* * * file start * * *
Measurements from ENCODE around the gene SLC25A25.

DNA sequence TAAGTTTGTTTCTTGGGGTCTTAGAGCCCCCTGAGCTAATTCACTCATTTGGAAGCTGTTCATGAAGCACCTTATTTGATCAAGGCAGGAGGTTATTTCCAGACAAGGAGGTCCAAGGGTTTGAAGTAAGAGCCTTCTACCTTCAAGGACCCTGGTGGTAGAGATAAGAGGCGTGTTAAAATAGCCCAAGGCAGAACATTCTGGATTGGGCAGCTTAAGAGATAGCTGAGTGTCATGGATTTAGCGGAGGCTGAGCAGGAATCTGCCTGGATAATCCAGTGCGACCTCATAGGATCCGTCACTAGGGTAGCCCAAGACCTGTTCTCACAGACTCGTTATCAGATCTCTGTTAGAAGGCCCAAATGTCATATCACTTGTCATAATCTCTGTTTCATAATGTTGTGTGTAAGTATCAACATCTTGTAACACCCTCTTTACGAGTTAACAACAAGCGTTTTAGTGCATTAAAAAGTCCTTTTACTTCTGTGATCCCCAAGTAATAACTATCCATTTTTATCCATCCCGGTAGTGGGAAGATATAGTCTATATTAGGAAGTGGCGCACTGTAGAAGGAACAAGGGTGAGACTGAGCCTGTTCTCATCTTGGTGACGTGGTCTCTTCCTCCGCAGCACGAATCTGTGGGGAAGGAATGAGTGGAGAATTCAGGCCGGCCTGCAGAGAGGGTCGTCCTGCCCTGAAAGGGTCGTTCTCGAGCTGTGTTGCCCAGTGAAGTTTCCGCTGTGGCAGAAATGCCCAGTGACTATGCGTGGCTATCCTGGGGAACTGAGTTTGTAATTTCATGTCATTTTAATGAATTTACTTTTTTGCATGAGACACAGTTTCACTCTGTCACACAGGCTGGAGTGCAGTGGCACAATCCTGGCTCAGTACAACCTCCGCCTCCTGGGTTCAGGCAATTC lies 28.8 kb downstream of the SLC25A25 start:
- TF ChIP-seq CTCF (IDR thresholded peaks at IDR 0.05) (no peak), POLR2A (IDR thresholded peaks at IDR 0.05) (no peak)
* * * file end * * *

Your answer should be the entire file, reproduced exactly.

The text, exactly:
Measurements from ENCODE around the gene SLC25A25.

DNA sequence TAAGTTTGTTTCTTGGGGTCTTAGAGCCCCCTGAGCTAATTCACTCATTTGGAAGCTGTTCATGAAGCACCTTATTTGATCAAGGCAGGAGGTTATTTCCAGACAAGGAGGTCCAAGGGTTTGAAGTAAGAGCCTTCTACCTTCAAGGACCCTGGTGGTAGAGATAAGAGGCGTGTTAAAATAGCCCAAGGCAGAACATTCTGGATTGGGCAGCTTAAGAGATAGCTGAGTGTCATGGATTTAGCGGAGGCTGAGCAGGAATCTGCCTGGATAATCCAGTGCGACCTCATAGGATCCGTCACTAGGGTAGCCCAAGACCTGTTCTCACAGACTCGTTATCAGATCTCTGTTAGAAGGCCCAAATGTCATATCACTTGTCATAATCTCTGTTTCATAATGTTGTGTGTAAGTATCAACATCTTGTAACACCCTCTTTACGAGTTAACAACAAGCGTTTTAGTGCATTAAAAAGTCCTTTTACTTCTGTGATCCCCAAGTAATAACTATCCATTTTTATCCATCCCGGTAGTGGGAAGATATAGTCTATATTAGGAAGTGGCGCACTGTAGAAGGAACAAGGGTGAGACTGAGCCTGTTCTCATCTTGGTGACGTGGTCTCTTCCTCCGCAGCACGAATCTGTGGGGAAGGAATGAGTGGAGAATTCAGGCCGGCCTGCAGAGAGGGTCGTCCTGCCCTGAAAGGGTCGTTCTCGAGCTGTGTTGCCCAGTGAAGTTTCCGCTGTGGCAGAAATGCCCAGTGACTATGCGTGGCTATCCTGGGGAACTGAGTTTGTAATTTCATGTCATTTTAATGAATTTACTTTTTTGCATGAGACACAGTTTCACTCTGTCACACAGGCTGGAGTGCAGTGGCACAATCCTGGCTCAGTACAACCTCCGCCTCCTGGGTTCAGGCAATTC lies 28.8 kb downstream of the SLC25A25 start:
- TF ChIP-seq CTCF (IDR thresholded peaks at IDR 0.05) (no peak), POLR2A (IDR thresholded peaks at IDR 0.05) (no peak)